Hidden Farm Camera Films Unexpected Visitors Dropping In For A Drink
A family-run emu farm in Central West NSW was about to shut off its troughs due to drought until video revealed native animals, including an echidna and six-foot goanna, were relying on it for water.
With none of Emu Logic’s livestock using the back paddock while drought dries it up, the Henley family decided to turn off troughs to conserve water.
Before cutting off supply the family of farmers rigged up a camera to make sure it wasn’t needed, and the videos left them stunned.
“We’ve had the cameras up for a couple of weeks and we’ve been surprised by how many native animals are visiting and the variety,” farmer Penny Henley told 10 Daily.
An array of birds and kangaroos are among some of the more unexpected guests.
“We saw some spikes at the bottom of the screen that looked like an echidna but we didn’t know echidnas drink water.
“We changed the camera's position the next day and sure enough it’s an echidna that we’ve nicknamed ‘Spikey’.”
Spikey and other echidnas are generally hydrated through the animals they eat; however, echidnas are known to drink from small pools or lick droplets from plants.
The spiny local shares this watering hole with plenty of native neighbours.
“We have a wallaby who gets in and swims in the trough and we’ve noticed three goannas. We can tell them apart by their size, the biggest is about six-foot long.”
The popularity means the family will keep the trough filled with water and continue posting videos of the animal encounters.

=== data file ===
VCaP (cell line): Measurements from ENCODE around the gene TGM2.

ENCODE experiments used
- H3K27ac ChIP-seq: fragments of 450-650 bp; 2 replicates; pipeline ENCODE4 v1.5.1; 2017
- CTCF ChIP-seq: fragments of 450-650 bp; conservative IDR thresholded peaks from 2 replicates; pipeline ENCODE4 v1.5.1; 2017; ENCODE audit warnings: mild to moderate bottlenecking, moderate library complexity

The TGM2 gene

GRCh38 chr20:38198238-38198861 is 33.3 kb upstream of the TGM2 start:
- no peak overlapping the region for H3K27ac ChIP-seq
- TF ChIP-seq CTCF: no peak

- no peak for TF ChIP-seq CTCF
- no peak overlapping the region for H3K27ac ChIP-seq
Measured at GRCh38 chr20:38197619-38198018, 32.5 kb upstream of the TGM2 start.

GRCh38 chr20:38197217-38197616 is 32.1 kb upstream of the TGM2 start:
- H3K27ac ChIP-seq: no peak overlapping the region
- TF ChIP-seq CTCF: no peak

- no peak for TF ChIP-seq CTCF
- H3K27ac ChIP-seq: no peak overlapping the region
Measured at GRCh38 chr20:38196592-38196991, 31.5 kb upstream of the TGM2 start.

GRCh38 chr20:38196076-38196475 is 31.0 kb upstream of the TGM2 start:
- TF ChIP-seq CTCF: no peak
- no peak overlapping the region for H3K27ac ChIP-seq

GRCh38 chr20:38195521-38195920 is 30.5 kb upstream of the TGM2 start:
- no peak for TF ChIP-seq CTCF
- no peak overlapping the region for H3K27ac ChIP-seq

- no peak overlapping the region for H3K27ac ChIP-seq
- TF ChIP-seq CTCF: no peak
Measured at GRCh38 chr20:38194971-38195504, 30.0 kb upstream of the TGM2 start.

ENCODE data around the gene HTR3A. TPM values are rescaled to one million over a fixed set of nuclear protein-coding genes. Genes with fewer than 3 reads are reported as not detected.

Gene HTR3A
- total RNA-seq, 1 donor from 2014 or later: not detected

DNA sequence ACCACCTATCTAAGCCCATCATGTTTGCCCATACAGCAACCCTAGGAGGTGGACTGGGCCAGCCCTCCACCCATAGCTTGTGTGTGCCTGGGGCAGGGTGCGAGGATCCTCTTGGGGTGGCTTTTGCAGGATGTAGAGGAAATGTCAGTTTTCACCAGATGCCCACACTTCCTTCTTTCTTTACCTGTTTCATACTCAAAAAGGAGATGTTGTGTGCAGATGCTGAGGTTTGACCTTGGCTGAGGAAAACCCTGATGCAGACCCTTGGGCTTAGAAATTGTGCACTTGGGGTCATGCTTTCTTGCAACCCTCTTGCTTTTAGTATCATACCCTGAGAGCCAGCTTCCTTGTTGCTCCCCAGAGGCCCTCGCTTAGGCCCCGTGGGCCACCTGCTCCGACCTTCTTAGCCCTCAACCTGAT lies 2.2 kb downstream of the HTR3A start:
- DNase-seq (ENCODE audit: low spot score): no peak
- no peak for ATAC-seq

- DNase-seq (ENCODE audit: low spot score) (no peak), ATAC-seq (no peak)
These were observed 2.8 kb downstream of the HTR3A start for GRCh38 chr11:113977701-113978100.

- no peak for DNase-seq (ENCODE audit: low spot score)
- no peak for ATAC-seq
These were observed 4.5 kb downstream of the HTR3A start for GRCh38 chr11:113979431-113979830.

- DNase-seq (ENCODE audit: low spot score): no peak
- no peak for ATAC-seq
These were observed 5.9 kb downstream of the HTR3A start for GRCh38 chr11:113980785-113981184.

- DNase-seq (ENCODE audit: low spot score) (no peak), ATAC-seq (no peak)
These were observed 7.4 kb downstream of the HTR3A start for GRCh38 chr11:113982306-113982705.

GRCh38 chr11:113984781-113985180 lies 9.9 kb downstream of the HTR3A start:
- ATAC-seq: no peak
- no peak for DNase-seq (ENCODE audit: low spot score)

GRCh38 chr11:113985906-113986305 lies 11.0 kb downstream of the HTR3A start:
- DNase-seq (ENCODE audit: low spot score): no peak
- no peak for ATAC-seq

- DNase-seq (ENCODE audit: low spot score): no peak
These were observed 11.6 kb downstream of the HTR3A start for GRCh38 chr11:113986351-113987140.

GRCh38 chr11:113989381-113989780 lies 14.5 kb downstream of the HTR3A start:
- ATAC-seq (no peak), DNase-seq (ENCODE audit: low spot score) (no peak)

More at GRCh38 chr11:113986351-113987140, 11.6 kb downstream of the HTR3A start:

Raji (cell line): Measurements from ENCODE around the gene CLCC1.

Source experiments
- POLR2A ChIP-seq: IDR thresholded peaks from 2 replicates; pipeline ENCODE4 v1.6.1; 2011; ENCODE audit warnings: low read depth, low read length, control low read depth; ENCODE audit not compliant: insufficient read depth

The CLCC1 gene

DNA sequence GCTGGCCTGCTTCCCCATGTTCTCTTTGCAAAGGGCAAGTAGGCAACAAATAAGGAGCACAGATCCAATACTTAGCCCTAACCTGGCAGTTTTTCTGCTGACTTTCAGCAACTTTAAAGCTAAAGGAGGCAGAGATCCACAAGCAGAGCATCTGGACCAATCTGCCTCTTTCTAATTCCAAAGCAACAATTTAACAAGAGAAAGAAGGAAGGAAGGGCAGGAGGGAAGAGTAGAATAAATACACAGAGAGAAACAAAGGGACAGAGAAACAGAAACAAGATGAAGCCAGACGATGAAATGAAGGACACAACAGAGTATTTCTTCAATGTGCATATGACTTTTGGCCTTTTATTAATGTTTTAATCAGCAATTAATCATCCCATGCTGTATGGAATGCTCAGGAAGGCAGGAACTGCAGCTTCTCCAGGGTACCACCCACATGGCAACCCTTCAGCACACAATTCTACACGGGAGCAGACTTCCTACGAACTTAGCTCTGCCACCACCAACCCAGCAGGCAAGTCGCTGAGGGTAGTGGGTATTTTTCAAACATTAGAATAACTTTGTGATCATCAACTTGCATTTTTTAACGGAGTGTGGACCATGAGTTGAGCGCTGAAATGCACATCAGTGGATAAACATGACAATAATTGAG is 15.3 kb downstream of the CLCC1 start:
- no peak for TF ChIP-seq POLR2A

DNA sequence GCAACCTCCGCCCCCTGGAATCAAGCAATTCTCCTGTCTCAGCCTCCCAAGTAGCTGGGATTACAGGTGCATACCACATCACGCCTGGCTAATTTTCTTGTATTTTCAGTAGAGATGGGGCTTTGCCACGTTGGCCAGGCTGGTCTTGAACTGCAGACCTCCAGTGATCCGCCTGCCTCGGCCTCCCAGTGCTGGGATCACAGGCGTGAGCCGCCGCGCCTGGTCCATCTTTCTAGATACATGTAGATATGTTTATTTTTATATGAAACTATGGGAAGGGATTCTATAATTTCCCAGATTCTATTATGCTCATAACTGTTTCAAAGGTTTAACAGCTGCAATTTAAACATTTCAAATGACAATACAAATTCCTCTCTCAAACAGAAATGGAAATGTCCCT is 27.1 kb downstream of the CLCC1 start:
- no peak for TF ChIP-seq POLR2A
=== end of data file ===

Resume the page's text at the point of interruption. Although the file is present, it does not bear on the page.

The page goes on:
The videos just let city people know farmers aren’t just about looking after our livestock, we take care of our wildlife too.
In these challenging times, the family love to “see what’s coming and going” on their property.
“It gives us something else to think about, we’re all looking after our mental health now.”
Of course with 900 adult emus and around 400 babies, the farm’s residents are there too.
“Our emus are just giant chooks except for one difference – they’re sitting in the water toughs to cool off!”
The farm near the Warrumbungle Range was fortunate enough to receive some rain, even if “it just ran down the cracks in the ground”.
“We’re not as bad as the other side of the highway like Narromine and Tottenham – it’s a dust bowl out there.”
Although the Henley’s fortunate position could also be to do with understanding animal intuition.
“The emus stopped laying earlier in the season, they pulled up at the end of August but they should go through to the end of September,” Henley explained.
“Last time that happened was three years ago and it meant no rain so we started selling off our livestock.”
While the heat of summer reduces tourism to the emu farm down to a trickle, the farmers keep an online shop running year-round.